Dean Kevin Truman Co-PI on $1.2 million NSF grant serving students with disabilitites

The $1.2 million NSF-sponsored project, “Building an Alliance for New Careers in STEM (KC-BANCS): An Infusion Model for Inclusion of Youth and Veterans with Disabilities” is a community engagement opportunity that embodies and reinforces the UMKC and School of Computing and Engneering’s mission of being a model urban university, one that we strive to have emulated by other urban institutions.  Dr. Ronda Jenson, UMKC Institute for Human Development, is the PI and Dean Kevin Truman, UMKC School of Computing & Engineering, is a Co-PI.   

The UMKC School of Computing and Engineering and the UMKC Institute for Human Development will co-lead this program and an Alliance of secondary, post-secondary, employer, and community organizations who are committed to increasing the participation of people with disabilities in STEM education programs and pathways.   The project is designed to assure that youth and veterans with disabilities are included in the wealth of STEM initiatives already occurring within the Kansas City region. In fact Kansas City is the 4th largest engineering community in the nation and the 1st in the number of engineers per capita. UMKC and its Alliance partners are ideally positioned to facilitate improved access to STEM careers for individuals with disabilities.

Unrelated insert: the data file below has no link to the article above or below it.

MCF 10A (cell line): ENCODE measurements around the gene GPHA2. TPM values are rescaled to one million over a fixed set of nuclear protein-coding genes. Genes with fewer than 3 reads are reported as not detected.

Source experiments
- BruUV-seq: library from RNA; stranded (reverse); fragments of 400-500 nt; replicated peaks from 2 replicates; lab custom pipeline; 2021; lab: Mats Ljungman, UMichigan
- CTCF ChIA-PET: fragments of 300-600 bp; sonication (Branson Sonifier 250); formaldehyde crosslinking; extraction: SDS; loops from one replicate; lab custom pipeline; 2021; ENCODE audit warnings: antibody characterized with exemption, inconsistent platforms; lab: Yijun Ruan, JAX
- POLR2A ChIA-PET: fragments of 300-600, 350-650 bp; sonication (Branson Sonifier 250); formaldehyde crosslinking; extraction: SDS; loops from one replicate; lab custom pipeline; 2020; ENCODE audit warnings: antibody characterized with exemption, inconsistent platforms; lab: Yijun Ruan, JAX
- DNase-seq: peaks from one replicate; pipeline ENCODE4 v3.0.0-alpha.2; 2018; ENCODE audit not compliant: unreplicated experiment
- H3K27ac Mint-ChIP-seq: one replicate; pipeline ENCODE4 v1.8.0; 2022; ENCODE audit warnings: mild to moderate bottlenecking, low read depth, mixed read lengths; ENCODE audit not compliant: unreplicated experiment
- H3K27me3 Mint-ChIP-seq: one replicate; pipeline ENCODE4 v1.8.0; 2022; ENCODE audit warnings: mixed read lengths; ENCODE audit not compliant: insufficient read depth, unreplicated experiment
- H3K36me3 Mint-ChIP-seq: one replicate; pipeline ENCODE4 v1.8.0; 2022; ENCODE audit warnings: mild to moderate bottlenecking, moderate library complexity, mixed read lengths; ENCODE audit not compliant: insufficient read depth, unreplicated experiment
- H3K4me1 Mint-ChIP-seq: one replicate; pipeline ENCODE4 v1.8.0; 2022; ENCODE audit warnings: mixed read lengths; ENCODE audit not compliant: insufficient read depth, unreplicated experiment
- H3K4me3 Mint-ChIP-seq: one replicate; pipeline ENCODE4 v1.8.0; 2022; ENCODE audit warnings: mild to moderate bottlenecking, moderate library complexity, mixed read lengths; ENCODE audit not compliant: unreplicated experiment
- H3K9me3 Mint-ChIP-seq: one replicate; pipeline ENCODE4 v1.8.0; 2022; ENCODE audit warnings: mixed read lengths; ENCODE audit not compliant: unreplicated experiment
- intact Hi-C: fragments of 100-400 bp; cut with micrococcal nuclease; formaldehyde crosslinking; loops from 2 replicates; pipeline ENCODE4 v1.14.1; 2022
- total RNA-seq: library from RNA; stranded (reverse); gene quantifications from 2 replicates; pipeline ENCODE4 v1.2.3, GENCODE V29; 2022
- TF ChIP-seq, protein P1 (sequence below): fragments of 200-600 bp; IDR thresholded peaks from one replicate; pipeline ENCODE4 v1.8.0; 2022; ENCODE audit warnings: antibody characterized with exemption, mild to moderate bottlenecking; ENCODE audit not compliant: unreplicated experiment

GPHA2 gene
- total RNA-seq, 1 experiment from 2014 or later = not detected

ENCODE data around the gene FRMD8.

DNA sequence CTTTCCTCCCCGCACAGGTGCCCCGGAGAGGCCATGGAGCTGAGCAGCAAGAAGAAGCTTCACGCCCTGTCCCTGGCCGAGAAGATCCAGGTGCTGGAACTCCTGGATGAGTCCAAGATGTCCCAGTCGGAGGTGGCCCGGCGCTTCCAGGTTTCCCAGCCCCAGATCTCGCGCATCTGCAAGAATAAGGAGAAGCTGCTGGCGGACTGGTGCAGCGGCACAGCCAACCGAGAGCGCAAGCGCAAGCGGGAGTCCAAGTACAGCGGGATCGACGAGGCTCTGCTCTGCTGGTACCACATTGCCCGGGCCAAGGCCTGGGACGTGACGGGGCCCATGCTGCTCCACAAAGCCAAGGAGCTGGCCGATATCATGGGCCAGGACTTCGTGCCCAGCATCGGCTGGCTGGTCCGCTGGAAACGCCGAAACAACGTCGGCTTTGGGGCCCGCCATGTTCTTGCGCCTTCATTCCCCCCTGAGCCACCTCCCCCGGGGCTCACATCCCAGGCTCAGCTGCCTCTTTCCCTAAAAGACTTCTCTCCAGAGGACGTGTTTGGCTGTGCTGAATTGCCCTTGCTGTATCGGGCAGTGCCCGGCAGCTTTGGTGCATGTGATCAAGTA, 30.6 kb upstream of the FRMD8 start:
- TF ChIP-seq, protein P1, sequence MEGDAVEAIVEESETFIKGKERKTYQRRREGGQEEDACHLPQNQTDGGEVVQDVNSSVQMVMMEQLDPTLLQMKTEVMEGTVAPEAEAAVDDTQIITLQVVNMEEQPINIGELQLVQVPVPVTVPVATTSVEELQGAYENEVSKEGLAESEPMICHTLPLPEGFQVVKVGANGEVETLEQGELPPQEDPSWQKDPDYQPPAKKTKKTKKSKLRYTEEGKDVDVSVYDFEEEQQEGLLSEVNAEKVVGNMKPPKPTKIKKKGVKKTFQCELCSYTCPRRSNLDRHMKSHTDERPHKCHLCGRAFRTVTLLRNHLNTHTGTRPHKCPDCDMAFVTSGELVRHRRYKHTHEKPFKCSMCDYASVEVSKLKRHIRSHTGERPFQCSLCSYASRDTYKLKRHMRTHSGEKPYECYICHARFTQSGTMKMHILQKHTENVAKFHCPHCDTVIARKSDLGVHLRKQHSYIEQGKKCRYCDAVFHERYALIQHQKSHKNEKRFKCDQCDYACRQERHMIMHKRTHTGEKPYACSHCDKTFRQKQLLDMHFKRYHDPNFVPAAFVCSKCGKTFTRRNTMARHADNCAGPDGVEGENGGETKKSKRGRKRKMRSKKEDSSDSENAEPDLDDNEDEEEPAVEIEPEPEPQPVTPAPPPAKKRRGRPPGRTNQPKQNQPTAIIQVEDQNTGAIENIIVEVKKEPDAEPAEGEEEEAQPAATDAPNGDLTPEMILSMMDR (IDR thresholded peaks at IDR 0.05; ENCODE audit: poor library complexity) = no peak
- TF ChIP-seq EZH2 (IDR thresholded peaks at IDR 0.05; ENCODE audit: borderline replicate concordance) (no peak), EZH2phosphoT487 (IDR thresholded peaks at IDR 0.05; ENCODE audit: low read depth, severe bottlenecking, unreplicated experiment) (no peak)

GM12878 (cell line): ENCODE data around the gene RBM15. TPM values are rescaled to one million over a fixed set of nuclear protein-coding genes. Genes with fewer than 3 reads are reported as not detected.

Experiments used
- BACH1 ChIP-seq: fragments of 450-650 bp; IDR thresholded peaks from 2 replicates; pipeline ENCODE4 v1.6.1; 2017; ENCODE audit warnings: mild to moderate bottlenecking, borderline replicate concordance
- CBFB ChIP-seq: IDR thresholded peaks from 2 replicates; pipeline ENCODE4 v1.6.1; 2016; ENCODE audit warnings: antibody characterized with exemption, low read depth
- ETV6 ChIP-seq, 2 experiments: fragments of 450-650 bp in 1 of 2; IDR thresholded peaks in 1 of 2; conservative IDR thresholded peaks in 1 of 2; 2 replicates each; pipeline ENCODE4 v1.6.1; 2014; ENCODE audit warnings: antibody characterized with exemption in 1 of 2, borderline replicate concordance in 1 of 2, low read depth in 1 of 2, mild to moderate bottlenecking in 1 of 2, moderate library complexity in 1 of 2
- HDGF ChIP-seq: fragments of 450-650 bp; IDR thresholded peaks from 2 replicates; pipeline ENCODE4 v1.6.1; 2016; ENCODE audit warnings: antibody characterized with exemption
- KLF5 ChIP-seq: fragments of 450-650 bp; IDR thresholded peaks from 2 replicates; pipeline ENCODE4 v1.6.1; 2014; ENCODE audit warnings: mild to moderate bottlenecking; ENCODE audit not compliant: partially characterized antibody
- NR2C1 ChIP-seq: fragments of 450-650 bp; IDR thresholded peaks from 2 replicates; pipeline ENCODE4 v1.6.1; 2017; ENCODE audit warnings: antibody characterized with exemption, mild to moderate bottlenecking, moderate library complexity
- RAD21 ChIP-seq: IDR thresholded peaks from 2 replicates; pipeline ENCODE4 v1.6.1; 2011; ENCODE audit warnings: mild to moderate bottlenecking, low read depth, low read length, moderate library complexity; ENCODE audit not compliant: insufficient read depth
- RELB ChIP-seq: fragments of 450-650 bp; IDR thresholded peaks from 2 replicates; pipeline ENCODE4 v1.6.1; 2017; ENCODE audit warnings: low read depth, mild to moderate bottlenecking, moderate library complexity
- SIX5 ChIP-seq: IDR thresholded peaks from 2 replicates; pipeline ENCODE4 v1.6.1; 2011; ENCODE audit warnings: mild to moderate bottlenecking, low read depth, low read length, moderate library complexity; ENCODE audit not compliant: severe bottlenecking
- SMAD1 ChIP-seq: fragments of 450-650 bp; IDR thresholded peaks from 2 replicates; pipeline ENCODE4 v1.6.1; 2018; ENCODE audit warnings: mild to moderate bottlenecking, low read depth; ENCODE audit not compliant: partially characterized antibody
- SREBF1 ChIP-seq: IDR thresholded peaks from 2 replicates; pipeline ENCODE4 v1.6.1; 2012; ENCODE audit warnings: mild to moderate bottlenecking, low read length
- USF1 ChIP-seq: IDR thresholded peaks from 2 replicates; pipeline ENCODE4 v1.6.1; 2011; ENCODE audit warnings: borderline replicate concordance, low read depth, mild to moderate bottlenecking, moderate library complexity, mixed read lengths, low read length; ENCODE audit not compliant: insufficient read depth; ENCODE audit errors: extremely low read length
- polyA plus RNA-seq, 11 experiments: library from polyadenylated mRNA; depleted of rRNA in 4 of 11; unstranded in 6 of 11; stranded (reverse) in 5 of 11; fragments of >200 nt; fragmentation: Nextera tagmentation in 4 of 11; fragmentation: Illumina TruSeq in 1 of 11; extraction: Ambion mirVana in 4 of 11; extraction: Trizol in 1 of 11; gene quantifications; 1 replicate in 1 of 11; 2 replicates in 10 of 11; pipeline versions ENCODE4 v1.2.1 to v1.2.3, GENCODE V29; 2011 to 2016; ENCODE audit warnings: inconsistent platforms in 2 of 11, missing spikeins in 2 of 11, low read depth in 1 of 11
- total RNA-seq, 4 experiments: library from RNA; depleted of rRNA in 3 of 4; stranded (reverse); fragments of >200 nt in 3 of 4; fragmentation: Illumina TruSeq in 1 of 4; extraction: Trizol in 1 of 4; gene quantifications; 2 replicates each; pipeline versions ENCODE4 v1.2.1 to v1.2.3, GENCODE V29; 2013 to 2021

The UMKC School of Computing and Engineering brings a long history of excellence in STEM education and has well developed partnerships and Alliances with a regional network of secondary and postsecondary STEM education programs.  The UMKC Institute for Human Development brings a 30 year history of excellence in services and support to people with disabilities and their families and serves as the University Center for Excellence in Disabilities for the state of Missouri.  Together they bring a unique blend of the expertise and access to regional partners that are needed to make this program a success.   

This project fully aligns with the UMKC mission and is of great importance to the community, employers and especially the disabled individuals that can benefit from a STEM education.  See the September 16, 2009 Wednesday Sun article, Grant will help university serve more students with disabilities.

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